Encourage them in these moments of vulnerability, and be there for them with a hug and/or shoulder to cry on if they need it. Even if they keep asking, make sure to stop all enabling behavior, such as giving your loved one money, as soon as you can identify evidence of addiction. Stop skimming over the problem because they need to start being held accountable for their actions. But make sure that you do not show any judgment by stating facts, such as missed days of work.
Remind and assure them that addiction does not make them a bad person. Addiction can happen to anyone, and they do not have control over it. It is a complex, mental disease that can produce emotional negativity. This condition is not their fault, and it is not your fault. The last step is to end the conversation in an optimistic tone as you suggest treatment.
There are several methods that have proven to be successful in treating addiction and helping patients fully recover. Listed below are these medical options.
- Behavioral counseling. This helps to increase healthy skills and choices, changing behavior related to substance use, along with other forms of treatment, such as medication. This exists as different kinds of outpatient behavior treatment, typically involving behavioral therapy in individual or group settings. This is also available as different options for inpatient or residential treatment with 24-hour structured and intensive medical care.
- Medical applications and devices used to treat withdrawal symptoms, which can be a long, exhausting mental and emotional battle. They can help suppress these symptoms during detoxification.
- Medication, when prescribed and used moderately. Medications can also be used to suppress withdrawal symptoms, as well as regulate brain function and decrease substance craving to prevent relapse.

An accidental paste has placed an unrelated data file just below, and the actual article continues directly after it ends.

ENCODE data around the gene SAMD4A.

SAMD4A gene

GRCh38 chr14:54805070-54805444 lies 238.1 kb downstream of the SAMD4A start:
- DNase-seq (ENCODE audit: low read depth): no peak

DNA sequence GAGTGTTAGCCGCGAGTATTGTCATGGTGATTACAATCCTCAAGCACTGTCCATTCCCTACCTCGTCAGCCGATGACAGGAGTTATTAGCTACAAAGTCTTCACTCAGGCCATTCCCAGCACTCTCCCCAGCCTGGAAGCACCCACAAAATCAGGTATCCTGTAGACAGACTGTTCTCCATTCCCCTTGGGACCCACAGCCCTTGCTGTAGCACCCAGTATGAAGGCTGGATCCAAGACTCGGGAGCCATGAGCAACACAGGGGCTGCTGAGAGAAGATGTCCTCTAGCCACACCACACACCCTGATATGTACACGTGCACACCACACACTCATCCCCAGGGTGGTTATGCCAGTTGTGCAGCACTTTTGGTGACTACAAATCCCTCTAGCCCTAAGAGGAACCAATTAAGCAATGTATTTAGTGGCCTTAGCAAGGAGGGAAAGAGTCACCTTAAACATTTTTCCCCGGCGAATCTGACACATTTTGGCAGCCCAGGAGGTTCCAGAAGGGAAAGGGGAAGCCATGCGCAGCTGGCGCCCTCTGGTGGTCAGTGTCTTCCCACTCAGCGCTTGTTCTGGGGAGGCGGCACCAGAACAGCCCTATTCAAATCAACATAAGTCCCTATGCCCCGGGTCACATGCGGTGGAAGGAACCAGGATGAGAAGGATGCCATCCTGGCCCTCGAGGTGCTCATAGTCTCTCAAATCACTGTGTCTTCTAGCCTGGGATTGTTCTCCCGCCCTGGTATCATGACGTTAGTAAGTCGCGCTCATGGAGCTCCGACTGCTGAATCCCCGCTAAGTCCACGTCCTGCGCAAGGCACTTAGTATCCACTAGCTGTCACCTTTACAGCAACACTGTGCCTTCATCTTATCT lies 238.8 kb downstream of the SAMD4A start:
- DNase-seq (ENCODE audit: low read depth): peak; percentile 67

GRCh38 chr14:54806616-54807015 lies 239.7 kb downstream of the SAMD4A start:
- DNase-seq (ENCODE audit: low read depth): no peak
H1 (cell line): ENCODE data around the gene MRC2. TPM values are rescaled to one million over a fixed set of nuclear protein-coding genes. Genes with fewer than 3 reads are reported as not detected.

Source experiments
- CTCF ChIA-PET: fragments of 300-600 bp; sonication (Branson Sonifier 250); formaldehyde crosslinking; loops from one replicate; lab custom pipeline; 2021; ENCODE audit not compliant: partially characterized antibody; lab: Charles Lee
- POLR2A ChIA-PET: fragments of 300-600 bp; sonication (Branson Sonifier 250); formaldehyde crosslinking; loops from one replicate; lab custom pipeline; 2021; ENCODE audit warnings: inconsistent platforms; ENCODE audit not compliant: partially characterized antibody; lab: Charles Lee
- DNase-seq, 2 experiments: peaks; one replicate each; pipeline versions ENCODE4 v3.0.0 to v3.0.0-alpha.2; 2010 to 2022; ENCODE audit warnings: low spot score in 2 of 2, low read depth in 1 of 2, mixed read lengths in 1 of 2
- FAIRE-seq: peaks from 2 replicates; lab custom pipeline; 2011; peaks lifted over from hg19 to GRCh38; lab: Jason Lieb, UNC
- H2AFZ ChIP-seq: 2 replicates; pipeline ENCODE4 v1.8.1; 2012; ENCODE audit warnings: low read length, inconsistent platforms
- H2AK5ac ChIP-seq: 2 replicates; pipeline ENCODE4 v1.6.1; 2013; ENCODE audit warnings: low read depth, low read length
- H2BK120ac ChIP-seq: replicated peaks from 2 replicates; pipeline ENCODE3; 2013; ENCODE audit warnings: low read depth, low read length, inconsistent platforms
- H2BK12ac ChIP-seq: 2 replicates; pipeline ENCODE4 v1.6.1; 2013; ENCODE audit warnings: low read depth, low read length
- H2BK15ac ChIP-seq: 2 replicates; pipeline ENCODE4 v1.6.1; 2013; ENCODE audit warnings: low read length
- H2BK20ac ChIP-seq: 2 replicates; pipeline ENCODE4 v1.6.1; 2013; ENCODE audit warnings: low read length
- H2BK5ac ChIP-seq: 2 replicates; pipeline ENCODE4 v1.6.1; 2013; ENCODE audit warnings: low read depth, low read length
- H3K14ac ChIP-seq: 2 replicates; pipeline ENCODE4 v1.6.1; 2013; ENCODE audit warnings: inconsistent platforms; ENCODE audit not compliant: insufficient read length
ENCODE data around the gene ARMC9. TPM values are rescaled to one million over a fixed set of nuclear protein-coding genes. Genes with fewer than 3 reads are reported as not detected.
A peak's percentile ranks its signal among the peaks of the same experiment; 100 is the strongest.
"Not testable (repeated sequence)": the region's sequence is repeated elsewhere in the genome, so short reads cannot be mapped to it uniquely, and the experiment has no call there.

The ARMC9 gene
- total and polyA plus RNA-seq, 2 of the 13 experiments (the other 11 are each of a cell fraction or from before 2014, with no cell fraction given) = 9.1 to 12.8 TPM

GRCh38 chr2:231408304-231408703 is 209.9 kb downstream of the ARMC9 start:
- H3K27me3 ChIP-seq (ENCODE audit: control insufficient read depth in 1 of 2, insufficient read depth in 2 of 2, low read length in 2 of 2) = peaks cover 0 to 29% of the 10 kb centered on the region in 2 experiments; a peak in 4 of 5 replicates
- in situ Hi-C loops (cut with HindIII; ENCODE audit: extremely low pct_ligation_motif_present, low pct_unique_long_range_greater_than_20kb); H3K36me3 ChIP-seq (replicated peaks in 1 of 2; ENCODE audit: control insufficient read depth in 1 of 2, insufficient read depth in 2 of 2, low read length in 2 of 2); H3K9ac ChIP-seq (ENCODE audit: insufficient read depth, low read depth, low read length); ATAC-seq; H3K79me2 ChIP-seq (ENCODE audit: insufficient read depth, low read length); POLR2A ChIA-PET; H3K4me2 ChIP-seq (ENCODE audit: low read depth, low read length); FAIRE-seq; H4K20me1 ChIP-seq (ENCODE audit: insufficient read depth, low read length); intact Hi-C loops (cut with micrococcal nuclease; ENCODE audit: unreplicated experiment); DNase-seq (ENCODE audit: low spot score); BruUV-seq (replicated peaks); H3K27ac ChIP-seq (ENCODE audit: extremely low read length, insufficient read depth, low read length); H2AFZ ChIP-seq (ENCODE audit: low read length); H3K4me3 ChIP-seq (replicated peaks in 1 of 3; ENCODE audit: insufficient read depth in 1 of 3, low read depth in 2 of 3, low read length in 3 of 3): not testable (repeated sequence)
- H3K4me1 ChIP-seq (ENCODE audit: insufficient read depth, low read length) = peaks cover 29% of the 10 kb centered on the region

- Evaluation and treatment for combating co-existing mental health issues (i.e. anxiety, depression, etc.)
- Long-term follow-up(s) to prevent relapses, which can happen if one is not careful
Treatment programs are tailored to the needs of each patient, and they should include a range of medical and mental health services along with follow-ups. Follow-up can be recovery support systems that are community-based or family-based.
When to Seek Help
As mentioned, it is important to get help as soon as possible when you suspect that a loved one is suffering from substance abuse and addiction. No matter the duration or length of the situation, addiction is treatable and can be managed effectively. Anyone can achieve long-term sobriety and recovery, so it is never too late to start!
According to research, the best way is to pair behavioral therapy with medications in the healing process; overcome addiction with the help of health professionals. The team of professionals at the Arizona Addiction Recovery Center is dedicated to helping each patient on their road to recovery and will go above and beyond to meet every need. Call today, and speak to someone who will help your loved one get back to where they want to be!
Talk to Someone Who’s Been There. Talk to Someone Who Can Help. Arizona Addiction Recovery Center holds the highest accreditation (Joint Commission) and is Arizona’s premier rehab facility since 2007. Call 888-512-1705.